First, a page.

Toledo’s move is a step in the right direction, advocates said, but Ohio still doesn’t include sexual orientation in its hate crimes statute, which means it’s difficult to charge crimes allegedly motivated by sexual orientation as hate crimes.
Asked by another reporter how she was doing, Milligan said that’s a difficult question. Speaking through her teeth, her broken jaw still wired shut, she said she’s “getting by.” It’s “back and forth,” she said. Mostly forth, I hope. She was also in court when one of her alleged attackers came before a judge. Her build is slight. But she’s clearly strong.
“Keith” expressed a common sentiment when he posted a comment on that story online: “‘Hate Crime’ destroys equality in our judicial system. Yes, one more special group was added to the club, but it sends the message that certain people have more value than others. If a person attacks a transgender person as opposed to an elderly woman in a robbery, ITS THE SAME CRIME, but now the homosexuals are demanding more punishment than the elderly woman who also could have been the victim in this example, which just makes the judgement less fair for the defendant. Or what if a homosexual attacks a heterosexual and the heterosexual in self defense injures the homosexual… was it a “hate crime”? The words ‘Hate Crime’ need to be removed from the equality that is intended in justice for all.”
Keith and those who subscribe to this view misunderstand the very notion of hate crime. A crime against a person who happens to be transgender or black or Muslim doesn’t make it a hate crime. It’s a hate crime if the action is motivated primarily because of the person’s real or perceived sexual orientation, race, religion, etc. It is different.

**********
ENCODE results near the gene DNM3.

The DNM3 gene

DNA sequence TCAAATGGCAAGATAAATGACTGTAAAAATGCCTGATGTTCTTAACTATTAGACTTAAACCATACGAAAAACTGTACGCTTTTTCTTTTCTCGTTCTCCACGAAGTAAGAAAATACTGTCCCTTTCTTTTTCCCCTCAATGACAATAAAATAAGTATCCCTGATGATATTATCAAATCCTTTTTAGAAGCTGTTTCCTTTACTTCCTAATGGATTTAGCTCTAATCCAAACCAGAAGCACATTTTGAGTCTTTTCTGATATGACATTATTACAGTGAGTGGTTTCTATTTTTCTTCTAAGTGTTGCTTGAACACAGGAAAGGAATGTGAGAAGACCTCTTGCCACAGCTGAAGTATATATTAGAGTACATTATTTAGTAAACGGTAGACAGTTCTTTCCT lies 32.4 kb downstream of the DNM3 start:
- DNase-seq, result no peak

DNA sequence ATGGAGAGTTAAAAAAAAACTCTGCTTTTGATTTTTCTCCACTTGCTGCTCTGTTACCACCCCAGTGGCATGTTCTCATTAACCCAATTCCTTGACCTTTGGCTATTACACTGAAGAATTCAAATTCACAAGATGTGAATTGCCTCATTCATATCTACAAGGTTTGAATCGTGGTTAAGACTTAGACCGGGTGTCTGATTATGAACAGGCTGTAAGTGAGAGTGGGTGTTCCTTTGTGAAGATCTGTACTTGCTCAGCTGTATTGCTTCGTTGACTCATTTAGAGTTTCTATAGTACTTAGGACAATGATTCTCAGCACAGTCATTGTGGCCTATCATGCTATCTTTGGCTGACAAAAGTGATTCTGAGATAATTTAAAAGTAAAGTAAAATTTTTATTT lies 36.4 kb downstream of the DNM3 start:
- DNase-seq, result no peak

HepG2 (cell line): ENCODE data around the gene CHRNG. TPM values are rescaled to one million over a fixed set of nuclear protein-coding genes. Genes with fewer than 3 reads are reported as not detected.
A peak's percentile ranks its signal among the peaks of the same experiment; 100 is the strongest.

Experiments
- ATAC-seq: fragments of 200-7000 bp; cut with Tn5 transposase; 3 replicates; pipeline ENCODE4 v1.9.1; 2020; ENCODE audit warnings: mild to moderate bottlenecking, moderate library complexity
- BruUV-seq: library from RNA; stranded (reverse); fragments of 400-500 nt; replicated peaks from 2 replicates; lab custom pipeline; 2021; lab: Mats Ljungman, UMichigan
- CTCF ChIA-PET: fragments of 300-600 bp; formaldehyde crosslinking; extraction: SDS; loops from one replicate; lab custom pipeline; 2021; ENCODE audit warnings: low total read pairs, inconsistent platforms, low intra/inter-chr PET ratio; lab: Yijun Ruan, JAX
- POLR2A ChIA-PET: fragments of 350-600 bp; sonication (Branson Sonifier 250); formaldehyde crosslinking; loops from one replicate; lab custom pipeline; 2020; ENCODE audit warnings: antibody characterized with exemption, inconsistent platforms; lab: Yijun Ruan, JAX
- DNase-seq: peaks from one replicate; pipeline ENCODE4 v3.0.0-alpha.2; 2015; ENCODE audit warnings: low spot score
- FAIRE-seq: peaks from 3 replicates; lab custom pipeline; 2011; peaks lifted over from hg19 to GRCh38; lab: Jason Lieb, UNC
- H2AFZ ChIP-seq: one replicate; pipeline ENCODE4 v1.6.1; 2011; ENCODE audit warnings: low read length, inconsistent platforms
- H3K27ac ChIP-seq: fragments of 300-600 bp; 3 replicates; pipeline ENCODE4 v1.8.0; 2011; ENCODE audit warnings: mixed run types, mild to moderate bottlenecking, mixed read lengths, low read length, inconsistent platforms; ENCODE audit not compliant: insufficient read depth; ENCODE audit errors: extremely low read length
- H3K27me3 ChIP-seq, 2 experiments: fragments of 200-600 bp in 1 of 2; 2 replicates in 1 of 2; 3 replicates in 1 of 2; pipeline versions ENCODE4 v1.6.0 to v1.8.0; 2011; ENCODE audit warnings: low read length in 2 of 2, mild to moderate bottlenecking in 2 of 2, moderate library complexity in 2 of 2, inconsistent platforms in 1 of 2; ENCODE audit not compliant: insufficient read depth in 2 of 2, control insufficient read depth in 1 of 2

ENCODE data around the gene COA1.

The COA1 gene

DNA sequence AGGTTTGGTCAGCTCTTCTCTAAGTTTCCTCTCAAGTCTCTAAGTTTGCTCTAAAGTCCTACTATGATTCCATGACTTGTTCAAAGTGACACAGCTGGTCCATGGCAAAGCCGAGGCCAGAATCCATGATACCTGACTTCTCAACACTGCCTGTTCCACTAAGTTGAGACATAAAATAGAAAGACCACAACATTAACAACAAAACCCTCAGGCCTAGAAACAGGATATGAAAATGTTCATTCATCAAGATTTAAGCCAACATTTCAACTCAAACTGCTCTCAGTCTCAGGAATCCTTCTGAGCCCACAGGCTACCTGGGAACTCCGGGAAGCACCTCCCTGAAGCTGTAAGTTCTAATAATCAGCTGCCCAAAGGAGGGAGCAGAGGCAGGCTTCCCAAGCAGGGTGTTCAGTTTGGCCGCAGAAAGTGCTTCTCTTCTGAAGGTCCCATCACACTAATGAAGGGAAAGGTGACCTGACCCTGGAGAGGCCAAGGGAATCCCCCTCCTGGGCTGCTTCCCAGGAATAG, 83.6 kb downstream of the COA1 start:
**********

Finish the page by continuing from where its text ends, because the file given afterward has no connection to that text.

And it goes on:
Two years ago, I talked to Ed Hoffman about the 35th anniversary of the Holiday With Heart Charity Gayla. Hoffman is one of the founders of the event, which has grown from a small gathering of friends to nonprofit status and an annual dinner-dance that raises thousands of dollars for local LGBT causes. This year’s event, which Toledo Free Press sponsors, is Dec. 7.
Hoffman’s voice broke as he told me the Gayla is special because it’s a place where members of the LGBT community can relax among those who accept and support them.
“Unless you are in our community, you really don’t have a clue,” Hoffman said “Things you take for granted. You and your boyfriend or husband or whomever, you can dance slow all you want, nice and close and warm. We can’t. Unless we’re among our own.
“You can feel comfortable there. You can hold hands together. You can kiss each other. You can dance. It’s wonderful to be able to dance with your partner, slowly, and not feel like who’s watching or feeling ill at ease.”
No matter what your personal view on someone’s sexual orientation, race, religion or anything else, everyone has a right to feel safe and be treated equally.
I wasn’t at the White House on Oct. 15, 1982. I wasn’t in Ferguson, Missouri, on Aug. 9. I wasn’t at 13th and Madison, Missouri, on Nov. 3.
I will probably never truly understand what it’s like to live as an AIDS patient, a black man or transgender woman. But it’s our job as fellow citizens, as human beings, to try.
Sarah Ottney is editor in chief of Toledo Free Press. Contact her at email@example.com.